Misinformation from the PM on lobbyists

Radio NZ reported:

She rejected any implication that Faafoi’s knowledge of the workings of the government and positions of individual MPs could expose them to more targeted lobbying.

“Every New Zealander knows our policies by our manifesto,” Ardern said.

Is there a word beyond farcical? Is the Prime Minister really suggesting that a member of her Cabinet knows no more about what the Government will do than a member of the public? It’s ludicrous and insulting to our intelligence.

The only way this could not be misinformation is if the Cabinet doesn’t actually discuss policies or legislation when they meet. Considering how appalling their delivery is, you can’t entirely rule that out as an option 🙂

But seriously it is also factually wrong. Take for example Three Waters. It was not even in Labour’s manifesto. Neither was consolidating the polytechs etc.

Cabinet debates and decides on every major piece of government legislation. They decide on what options to proceed with, and when to backtrack (as with KiwiSaver Funds GST). They debate pros and cons in great detail. At Cabinet Committees they receive detailed advice from officials.

And within their own portfolios Minister receive the most valuable info of all – oral briefings. This is the stuff so sensitive that it is never put in writing so it can’t be discovered under the OIA.

There is also great commercial impact from decisions. They can decide on share sales, on regulatory regimes, on proposed taxes. The criteria for being a default KiwiSaver fund can be worth a billion dollars to a KiwiSaver fund manager.

I can’t think of anything more valuable to a lobbyist (and I know most of the ones in NZ) than having sat around the Cabinet tables just a few weeks ago.

“What’s important is transparency. Ministers, when they meet … we report through our pro-active diary release every single person that we meet with, we report on what subjects we meet with [them about].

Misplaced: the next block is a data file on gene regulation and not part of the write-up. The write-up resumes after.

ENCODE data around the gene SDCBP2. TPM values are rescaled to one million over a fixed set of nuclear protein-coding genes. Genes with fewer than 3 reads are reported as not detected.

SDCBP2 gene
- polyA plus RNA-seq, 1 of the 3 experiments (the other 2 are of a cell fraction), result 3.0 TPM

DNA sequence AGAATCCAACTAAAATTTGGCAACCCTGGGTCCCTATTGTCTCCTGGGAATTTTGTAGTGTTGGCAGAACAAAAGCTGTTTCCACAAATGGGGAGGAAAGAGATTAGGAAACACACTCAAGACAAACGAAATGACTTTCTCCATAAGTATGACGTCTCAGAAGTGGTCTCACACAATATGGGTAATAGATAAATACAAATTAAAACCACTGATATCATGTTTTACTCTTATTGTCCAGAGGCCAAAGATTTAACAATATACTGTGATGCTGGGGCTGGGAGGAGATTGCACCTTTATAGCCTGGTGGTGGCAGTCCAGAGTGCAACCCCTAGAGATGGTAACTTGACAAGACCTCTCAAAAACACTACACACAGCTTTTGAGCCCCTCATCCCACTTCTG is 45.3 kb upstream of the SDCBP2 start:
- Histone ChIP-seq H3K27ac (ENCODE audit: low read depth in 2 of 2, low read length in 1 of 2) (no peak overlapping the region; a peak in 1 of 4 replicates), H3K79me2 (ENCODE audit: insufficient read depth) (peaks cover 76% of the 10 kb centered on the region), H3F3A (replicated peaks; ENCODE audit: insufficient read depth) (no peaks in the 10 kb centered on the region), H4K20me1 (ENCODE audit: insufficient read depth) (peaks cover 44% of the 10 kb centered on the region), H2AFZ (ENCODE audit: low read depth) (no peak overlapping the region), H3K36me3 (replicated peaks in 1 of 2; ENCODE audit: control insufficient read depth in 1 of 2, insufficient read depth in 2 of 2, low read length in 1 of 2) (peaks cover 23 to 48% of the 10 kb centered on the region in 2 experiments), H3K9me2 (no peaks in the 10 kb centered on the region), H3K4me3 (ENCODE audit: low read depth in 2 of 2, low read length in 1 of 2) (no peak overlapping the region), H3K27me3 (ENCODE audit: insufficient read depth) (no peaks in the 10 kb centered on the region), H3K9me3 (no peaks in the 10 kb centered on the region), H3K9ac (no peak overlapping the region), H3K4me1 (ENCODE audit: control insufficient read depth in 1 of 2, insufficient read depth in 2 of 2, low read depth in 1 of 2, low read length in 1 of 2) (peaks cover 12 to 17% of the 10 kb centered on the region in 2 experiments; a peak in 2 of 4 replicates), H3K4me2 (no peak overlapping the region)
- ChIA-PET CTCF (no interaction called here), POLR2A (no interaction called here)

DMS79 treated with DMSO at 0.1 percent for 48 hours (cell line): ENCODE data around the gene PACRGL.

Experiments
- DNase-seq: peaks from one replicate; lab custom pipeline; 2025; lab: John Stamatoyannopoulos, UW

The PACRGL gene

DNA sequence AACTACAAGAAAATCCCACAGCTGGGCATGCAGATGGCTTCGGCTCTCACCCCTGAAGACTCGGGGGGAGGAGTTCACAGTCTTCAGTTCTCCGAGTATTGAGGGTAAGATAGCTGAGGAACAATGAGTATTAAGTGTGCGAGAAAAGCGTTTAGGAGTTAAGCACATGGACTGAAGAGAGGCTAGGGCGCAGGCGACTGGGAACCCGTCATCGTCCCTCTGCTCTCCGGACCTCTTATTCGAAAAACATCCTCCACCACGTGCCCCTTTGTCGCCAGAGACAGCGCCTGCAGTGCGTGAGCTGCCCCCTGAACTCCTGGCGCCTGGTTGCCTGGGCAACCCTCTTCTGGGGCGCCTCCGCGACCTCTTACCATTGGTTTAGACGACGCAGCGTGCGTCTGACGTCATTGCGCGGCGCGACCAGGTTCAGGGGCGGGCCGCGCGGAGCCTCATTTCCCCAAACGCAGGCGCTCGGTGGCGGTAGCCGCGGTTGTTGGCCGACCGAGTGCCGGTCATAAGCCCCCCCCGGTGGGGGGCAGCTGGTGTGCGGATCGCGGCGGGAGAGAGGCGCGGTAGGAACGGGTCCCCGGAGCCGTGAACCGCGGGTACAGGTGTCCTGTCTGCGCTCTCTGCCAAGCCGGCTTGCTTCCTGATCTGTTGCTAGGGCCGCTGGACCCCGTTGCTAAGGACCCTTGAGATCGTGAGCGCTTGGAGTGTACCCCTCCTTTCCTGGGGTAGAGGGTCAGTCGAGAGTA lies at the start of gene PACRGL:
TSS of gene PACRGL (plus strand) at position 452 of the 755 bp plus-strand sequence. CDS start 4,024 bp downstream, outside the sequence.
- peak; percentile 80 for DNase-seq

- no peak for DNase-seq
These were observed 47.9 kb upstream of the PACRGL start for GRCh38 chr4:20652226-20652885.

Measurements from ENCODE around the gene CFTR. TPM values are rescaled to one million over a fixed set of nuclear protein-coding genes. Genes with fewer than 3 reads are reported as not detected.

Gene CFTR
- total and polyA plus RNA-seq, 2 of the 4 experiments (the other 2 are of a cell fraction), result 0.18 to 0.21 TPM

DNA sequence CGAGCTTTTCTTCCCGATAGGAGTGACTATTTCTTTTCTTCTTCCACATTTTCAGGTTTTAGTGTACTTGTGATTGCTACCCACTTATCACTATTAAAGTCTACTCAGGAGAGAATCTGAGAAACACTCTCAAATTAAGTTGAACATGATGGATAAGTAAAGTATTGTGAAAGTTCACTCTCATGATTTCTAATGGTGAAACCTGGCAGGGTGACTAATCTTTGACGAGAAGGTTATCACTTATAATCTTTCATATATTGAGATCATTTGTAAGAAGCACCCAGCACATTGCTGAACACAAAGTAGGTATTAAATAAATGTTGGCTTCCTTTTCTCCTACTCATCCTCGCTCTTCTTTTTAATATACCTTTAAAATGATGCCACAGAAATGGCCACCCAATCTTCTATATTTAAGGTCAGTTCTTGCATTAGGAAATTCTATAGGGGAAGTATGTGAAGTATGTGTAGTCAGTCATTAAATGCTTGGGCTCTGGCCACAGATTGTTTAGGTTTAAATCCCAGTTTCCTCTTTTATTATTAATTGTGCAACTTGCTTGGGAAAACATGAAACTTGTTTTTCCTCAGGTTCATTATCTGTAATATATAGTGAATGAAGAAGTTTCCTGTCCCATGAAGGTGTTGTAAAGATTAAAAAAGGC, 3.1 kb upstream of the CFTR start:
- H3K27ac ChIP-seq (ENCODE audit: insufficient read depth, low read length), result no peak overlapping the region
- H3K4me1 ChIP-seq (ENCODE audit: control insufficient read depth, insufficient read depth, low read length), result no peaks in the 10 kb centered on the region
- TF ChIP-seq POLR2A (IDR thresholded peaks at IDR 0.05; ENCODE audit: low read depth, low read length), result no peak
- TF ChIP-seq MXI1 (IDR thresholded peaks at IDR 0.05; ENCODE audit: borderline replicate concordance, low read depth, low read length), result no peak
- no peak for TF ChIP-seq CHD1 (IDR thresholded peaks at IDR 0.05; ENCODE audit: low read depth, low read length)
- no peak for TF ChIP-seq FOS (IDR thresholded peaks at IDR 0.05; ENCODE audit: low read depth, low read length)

“It is not voluntary – it must be reported as part of our official information Act proactive releases, which we’ve been doing since we’ve been in government.

This is also factually incorrect as Thomas Cranmer points out.

When you look at the dairy entries themselves there are numerous errors and inconsistencies. For instance, Minister Mahuta’s diary records a meeting on 19 May 2020 at 8:30pm with Minister Davis. The corresponding entry doesn’t appear in Davis’s diary. Likewise on 14 April 2022, Minister Woods’s diary records a meeting with, amongst others, Minister Mahuta. The corresponding entry doesn’t appear in Mahuta’s diary. …

Of more concern are some of the omissions in Minister Mahuta’s diary. On 21 April 2022 Mahuta listed a meeting in her diary with “Taumata Arowai Board Chair”. When asked by National’s Simeon Brown if anyone else was present at the meeting, Mahuta replied that it included government officials and her sister, Tipa Mahuta, the Chair of the Maori Advisory Group (Te Puna) within Taumata Arowai. That is clearly a significant omission because the appointment of Tipa Mahuta and her on-going professional interactions with her sister, the Minister, has attracted criticism due to its inherent conflict with personal and professional relationships.

When the Minister was asked why her diary omitted to state that she had met with her sister, Tipa Mahuta, in her capacity as Chair of Te Puna, the Minister replied:

The pro-active diary release is not intended to be an exhaustive list of meeting attendees.

If only media were as good as Cranmer about fact checking!

“There are literally thousands of public servants who equally are privy to the decision-making and the positions of ministers – we don’t require a cooling off period for them.

This is a nonsense comparison. Public servants only have insight into their portfolio area, or a section of a portfolio area. And none of them attend Cabinet except the Cabinet Secretary. The value of say a Deputy Chief Executive of a government agency to a lobbying firm is minor compared to a just retired Cabinet Minister.

We also don’t require someone … who comes out of government to stand down from being in a private sector company, who equally could benefit from knowing the positioning of government.”

This is also a fairly nonsensical comparison. Private sector companies are about selling their particular goods and services. Certainly a former Minister can add some value to their boards but it will be about their understanding of the general political environment.

But you have to understand what a lobbyist is about. The job of a lobbyist is to influence government policy on behalf of a client. It may be to stop or amend a proposed law or policy, or to get a law introduced. But it is about impacting the political process. Again the benefit of having someone who sat around the Cabinet table a few weeks ago is massive.

“New Zealand is not like the United States, I would even argue it’s not comparable to Australia. 

No we are not comparable. They have stand down periods for Ministers to become lobbyists. We do not.

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